GPS has been the gold standard in outdoor navigation (along with its counterparts in other regions like GLONASS). However, indoor navigation through buildings or even underground, is difficult or even impossible because GPS essentially requires line-of-sight with satellites. Solving for the problem of indoor navigation, app developers use different methods in order to give accurate map renditions. One solution is to create indoor maps with the phone and upload it to the user or building's database. These usually end up with maps which are used solely by the building or business owner. Another is the use of magnetic resonance, such as the solution being developed by IndoorAtlas.
Yet another solution was presented by Movea at CES in Las Vegas earlier this month. With a combination of GPS, WiFi, 3G/4G triangulation, and the smartphone's builtin accelerometer, magnetometer, gyroscope, and pressure sensor acting as an altimeter, Movea has created a self-correcting indoor navigation system.
Movea has more than 20 years of experience in motion sensing software, which they have used to their advantage in this app. With the use of available tools ans sensors that already come built-into smartphones, Movea's app is able to accurately determine indoor location against a building's blueprint.
The GPS and WiFi trianguation is only used for data outdoors. That's because GPS works best when in line of sight. Even on the best days, GPS has an accuracy of about 10 meters. Nearby buildings and structures give signal readings that will often disrupt the signals, hence the difficulty in geo-location in a crowded metropolis full of skyscrapers. Movea's system initially reads from GPS, and then WiFi triangulation is used to improve on the location. Indoors, all the other phone tools are used in calculating position. Like a pedometer, the app asks for the user's height, which gives a good idea of how much distance is travelled for each step. This would be used as a basis for calculations distance travelled.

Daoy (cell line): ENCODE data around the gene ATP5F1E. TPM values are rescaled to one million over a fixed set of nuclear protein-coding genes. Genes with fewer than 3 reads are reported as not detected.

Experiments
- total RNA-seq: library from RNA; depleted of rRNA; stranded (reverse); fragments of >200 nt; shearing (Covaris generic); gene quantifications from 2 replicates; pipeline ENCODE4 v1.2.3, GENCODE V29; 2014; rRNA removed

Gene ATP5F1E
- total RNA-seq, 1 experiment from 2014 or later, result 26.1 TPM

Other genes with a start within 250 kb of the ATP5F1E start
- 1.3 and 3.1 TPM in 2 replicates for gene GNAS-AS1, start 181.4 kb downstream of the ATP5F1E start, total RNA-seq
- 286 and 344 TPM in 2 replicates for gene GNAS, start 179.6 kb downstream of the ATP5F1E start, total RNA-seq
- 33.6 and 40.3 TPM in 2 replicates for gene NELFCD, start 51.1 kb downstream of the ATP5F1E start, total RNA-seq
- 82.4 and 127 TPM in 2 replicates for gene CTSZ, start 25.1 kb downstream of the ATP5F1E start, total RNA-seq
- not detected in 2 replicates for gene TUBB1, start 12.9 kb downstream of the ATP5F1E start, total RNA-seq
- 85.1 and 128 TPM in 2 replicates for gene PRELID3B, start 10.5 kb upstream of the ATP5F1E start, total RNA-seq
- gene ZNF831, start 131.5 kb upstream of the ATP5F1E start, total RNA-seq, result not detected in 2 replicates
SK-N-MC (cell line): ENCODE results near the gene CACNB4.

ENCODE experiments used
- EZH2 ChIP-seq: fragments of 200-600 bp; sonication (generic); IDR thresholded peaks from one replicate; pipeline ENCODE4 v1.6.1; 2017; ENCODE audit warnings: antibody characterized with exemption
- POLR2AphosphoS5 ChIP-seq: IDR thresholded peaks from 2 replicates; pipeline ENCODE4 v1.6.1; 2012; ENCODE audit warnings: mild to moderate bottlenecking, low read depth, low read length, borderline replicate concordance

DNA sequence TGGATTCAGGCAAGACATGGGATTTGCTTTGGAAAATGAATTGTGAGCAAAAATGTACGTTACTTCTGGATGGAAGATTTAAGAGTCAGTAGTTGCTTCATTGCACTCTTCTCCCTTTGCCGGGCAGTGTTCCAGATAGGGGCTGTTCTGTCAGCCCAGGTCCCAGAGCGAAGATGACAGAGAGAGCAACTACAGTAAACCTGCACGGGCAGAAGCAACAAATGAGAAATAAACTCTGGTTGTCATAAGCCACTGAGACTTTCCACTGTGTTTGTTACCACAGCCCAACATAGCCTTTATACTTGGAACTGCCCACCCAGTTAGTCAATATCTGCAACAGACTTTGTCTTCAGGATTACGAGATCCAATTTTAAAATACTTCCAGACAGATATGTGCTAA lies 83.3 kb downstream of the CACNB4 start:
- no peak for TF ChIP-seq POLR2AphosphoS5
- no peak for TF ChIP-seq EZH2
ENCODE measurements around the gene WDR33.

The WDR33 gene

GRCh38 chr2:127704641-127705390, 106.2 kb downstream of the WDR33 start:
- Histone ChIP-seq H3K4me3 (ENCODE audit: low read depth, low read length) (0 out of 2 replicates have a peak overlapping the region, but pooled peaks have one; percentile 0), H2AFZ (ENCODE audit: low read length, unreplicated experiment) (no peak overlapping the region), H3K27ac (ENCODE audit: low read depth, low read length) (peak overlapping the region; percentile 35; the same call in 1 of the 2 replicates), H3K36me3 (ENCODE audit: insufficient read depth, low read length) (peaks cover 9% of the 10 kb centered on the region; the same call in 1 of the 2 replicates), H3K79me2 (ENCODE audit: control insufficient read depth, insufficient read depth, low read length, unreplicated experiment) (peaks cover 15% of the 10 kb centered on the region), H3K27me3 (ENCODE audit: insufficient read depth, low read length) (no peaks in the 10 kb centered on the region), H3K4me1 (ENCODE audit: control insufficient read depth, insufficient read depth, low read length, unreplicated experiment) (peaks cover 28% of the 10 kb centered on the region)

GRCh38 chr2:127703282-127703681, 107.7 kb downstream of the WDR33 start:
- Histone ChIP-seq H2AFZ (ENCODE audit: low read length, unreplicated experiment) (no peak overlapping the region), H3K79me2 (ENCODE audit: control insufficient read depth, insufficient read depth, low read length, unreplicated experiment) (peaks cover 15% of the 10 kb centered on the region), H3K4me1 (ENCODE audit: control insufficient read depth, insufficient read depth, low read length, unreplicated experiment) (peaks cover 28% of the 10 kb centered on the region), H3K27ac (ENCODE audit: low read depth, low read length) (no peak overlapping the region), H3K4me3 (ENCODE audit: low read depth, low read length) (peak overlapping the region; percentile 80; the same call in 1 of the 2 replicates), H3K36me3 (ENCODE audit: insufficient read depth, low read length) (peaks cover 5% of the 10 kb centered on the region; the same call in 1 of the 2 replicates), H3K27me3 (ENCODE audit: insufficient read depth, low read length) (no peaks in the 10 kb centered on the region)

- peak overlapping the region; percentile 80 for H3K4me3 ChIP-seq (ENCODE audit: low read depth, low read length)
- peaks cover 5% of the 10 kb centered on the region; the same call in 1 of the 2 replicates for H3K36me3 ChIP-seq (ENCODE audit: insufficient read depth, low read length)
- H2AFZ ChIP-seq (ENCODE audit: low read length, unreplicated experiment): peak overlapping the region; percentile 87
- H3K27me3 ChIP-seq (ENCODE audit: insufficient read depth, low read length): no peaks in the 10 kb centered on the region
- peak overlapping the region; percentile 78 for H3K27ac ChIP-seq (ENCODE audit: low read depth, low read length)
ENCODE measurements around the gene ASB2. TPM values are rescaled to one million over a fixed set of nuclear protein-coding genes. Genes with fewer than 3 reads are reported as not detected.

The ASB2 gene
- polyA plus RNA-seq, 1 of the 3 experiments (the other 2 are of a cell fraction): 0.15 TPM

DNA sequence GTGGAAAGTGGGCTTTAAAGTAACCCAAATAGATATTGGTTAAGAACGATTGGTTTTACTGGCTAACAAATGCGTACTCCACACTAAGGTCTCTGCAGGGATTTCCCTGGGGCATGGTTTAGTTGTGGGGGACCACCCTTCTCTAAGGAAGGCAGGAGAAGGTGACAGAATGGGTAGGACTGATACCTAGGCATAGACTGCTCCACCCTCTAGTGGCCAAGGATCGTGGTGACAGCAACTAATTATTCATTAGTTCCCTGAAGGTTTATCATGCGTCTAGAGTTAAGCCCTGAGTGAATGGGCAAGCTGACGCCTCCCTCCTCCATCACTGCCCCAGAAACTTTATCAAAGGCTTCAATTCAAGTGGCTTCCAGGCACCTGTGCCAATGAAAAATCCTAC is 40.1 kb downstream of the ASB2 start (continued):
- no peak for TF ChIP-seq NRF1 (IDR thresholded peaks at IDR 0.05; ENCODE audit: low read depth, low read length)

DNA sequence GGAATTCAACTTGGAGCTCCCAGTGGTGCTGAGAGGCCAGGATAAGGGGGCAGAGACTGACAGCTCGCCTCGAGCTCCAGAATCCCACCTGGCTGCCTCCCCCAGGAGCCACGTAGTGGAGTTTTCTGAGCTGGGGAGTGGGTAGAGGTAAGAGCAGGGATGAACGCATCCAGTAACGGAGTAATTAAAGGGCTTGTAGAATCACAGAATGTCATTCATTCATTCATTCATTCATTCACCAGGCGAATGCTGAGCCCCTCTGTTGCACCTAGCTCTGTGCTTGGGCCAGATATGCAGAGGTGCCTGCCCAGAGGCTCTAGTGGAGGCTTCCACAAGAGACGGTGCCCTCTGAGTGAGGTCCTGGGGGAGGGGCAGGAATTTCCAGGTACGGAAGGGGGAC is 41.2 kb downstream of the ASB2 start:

The accelerometer and gyroscope is used to determine speed of travel (whether the user is walking or running). If a building blueprint exists, this can be uploaded to the app and the data being processed is compared with the blueprint. If the app finds any inconsistencies, like walking through walls, corrections are made to improve the navigation.
If the phone has a pressure sensor, it will be used for pressure readings to determine if the user is riding an elevator. Of course, not all smartphones have a magnetometer or a pressure sensor. If the phone has a magnetometer, it will be used along with the gyroscope to act as a compass and help in creating a vector for any movement.
When in use, the system constantly calculates all the data from the phone sensors to help determine the user's location and direction. It also updates the phone map and the directions to the destination. Directions are more reliable with smartphones which have more sensors. Additionally, regular use would also help the app learn as it adapts to the user and the environment.
At the moment, the biggest drawback is the lack of blueprints. The software uses the building blueprint as the initial map. Movements are calculated against the map, and then recalibrated while the app is in use. It would stop giving directions while it recalibrates location and recalculates for instructions on how to go to a cerain location.
The availability of building blueprints may be the biggest hindrance to accurate indoor navigation. However, Google and other companies are already working on acquiring this data, which will help users navigate through malls, university campuses, airports, museums, and other places of interest. After Google Maps and Google Earth popularized geo-location among smartphone users, the next step in competition is likely in the indoor mapping arena.
Movea's system actually goes beyond mapping and indoor navigation. The company also develops motion-tracking and sensing systems for various applications. As such, indoor location might only be the first step. Movea might, in the future, provide motion-sensing interfaces for smartphones, tablets and other portable devices, much like Microsoft's Kinect and Leap Motion’s The Leap, which is already being built-into some portable systems.
Will Movea be the future of indoor-tracking and motion-sensing interfaces? It's still too early to guess, but with different takes on how to track indoor movement and map motion, it will be interesting to watch and see how companies will be able to perfect their systems in the years to come.